CityBldr, a Seattle-based real estate startup, has released a new tool to help property owners get maximum value out of their homes and other properties when selling.
CityBldr said in a press release its new automated valuation tool stands out from others because it analyzes all uses for property and whether the land would be worth more as a redevelopment site, versus just looking at the value of the home. For the past six months, CityBldr has worked with a group of builders, developers and property owners on the valuation tool, and today it released it to all property owners in Seattle, Los Angeles and San Diego.
“Most people benchmark the value of their homes by going to traditional home value websites. The problem is that those sites have a blind spot in their valuation methods: they don’t value all potential uses of the property,” CityBldr CEO Bryan Copley said in a statement. “By evaluating all factors related to best and highest use of properties, we’ve engineered a more holistic valuation method. In many cases this new value will result in a substantially higher sale price for the property owner.”
CityBldr grew out of Copley’s previous endeavor, Everyhome, which lets homebuyers put offers on homes not yet on the market.
CityBldr uses artificial intelligence and machine learning and pulls data from more than 20 sources to figure out how to maximize property values, and it seeks to connect property owners to developers and builders.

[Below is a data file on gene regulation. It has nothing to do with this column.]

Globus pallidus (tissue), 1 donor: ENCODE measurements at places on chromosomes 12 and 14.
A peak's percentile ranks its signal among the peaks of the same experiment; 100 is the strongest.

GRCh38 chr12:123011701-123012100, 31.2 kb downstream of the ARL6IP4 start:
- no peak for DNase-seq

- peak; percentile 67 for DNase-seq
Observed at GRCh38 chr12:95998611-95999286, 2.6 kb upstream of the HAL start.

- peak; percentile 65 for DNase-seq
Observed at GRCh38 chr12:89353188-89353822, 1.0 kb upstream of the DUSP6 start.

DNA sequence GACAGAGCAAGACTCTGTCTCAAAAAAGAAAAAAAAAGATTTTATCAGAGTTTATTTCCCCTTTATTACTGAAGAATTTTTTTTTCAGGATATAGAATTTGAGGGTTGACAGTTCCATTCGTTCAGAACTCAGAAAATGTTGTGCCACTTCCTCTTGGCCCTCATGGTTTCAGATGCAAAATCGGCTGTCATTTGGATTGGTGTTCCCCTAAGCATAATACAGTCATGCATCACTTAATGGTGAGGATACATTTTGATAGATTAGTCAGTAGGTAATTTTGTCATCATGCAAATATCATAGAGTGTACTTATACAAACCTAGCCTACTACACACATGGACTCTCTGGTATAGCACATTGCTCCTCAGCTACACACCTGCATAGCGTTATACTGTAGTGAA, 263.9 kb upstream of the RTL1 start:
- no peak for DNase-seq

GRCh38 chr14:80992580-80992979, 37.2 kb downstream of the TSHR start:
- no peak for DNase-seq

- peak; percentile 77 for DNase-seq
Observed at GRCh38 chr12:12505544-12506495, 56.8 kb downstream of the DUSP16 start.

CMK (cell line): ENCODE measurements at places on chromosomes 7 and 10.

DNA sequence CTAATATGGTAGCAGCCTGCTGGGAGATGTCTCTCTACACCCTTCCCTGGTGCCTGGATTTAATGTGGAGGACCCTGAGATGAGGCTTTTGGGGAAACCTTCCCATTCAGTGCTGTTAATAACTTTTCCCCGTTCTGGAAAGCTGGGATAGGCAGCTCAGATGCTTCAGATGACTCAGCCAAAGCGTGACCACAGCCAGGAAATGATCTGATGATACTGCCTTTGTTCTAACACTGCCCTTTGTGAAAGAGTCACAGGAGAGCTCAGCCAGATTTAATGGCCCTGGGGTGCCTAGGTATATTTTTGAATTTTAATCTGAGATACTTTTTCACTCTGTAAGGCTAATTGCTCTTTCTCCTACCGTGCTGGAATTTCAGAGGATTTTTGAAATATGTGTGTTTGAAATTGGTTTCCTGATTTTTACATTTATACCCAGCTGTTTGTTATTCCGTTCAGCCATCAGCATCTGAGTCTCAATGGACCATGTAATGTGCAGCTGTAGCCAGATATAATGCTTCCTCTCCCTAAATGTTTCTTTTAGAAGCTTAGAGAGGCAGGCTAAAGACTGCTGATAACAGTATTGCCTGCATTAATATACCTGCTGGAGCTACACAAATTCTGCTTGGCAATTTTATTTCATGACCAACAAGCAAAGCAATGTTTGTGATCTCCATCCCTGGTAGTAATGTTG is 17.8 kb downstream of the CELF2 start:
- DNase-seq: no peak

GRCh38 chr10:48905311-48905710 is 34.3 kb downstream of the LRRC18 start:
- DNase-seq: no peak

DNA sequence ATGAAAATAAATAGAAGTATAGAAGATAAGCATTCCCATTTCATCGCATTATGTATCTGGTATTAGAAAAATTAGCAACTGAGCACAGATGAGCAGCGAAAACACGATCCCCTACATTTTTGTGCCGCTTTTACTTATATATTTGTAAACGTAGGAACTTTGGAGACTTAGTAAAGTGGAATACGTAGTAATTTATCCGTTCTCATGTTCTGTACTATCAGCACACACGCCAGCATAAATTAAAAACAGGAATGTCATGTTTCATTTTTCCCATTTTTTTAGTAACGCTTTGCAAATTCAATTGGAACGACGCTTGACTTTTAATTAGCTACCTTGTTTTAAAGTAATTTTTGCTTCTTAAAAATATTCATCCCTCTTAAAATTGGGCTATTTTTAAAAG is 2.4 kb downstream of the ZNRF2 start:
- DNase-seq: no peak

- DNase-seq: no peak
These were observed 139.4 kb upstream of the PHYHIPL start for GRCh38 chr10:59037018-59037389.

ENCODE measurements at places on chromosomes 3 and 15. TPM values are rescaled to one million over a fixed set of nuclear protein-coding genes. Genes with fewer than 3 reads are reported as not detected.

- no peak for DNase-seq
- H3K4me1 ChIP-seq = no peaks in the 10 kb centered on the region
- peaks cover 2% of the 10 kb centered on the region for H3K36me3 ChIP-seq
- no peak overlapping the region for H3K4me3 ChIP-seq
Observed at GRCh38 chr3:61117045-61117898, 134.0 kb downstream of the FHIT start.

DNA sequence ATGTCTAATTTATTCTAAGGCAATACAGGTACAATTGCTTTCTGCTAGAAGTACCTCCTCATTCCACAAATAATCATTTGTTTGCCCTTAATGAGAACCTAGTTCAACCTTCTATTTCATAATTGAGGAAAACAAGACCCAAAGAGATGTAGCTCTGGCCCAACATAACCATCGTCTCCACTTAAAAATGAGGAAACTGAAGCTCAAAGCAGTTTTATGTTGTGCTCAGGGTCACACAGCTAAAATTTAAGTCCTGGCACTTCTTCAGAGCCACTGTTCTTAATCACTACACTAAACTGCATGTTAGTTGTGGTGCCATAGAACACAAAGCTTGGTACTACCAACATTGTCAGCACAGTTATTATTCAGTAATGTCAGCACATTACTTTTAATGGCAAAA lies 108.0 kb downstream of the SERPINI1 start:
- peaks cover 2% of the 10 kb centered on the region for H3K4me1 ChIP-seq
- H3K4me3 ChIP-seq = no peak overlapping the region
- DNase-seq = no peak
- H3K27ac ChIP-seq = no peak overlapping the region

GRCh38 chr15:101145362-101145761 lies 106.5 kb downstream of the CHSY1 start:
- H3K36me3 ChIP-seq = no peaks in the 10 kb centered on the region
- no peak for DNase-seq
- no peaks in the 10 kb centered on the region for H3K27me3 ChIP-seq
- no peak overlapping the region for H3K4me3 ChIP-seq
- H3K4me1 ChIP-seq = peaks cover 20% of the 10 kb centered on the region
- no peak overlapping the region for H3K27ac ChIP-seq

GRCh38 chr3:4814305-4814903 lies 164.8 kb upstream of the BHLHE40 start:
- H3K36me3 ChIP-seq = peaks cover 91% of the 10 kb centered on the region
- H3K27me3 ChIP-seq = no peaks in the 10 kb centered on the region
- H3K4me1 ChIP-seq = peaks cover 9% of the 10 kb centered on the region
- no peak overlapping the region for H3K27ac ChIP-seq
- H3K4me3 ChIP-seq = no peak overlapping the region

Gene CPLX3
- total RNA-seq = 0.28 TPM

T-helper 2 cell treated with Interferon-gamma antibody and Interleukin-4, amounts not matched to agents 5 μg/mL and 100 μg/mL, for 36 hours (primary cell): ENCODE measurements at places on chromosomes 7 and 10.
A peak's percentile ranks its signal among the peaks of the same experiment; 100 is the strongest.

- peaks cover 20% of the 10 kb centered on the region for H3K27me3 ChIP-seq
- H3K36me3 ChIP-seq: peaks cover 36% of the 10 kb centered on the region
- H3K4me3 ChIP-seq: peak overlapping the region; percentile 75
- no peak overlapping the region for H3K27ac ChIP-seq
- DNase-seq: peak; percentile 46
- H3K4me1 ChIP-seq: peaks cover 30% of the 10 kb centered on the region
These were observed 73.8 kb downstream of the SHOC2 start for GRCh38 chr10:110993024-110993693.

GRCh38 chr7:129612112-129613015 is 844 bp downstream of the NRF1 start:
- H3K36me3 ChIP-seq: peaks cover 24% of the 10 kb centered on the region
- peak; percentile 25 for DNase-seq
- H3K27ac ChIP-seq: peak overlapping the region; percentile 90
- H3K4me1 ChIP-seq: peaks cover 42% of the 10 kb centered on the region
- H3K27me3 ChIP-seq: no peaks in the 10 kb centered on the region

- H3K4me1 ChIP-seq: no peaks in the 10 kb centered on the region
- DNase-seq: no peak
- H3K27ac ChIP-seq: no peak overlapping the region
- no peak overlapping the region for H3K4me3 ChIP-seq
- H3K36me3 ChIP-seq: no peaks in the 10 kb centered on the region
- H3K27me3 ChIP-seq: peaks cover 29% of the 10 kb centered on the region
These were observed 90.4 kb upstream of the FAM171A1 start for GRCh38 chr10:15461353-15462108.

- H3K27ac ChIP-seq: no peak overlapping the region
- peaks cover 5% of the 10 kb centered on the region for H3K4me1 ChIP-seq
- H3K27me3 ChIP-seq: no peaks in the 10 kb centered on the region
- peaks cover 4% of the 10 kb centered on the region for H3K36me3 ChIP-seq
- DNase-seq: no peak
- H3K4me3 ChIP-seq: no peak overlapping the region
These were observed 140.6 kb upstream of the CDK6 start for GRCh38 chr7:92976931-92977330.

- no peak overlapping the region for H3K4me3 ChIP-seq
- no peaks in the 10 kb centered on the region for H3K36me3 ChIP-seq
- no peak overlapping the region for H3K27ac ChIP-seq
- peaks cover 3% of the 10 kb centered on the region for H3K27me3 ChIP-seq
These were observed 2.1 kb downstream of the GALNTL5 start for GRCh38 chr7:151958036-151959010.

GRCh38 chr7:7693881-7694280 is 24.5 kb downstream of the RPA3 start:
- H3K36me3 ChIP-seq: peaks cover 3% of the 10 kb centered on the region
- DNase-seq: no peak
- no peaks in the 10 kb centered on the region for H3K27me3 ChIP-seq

One of the company’s main goals is to increase housing supply by taking advantage of the potential in the land. By providing data on how land is being used currently, and looking at the maximum potential for that land, CityBldr allows developers to see where they can invest to make the most profit, and the most impact on the community.
Copley hopes to help Seattle avoid some of the pitfalls that have come with San Francisco’s tech boom and the resulting housing shortage.
As more people came to the city, the housing supply quickly plummeted. The city didn’t act fast enough to create more supply, and now tensions are heating up between longtime residents and the new tech culture.
“That’s next for Seattle,” Copley told GeekWire last year. “So we’ll have a couple choices. As a city, we’ll have a choice to follow in San Francisco’s footsteps and try to preserve the city exactly as it is today, which will mean that with less supply as more people move into the city because of job growth. … I’m not a fan of that.”
Last year, CityBldr found after analyzing every parcel in King County for development possibilities that underutilized properties were costing the Seattle area $35.9 billion.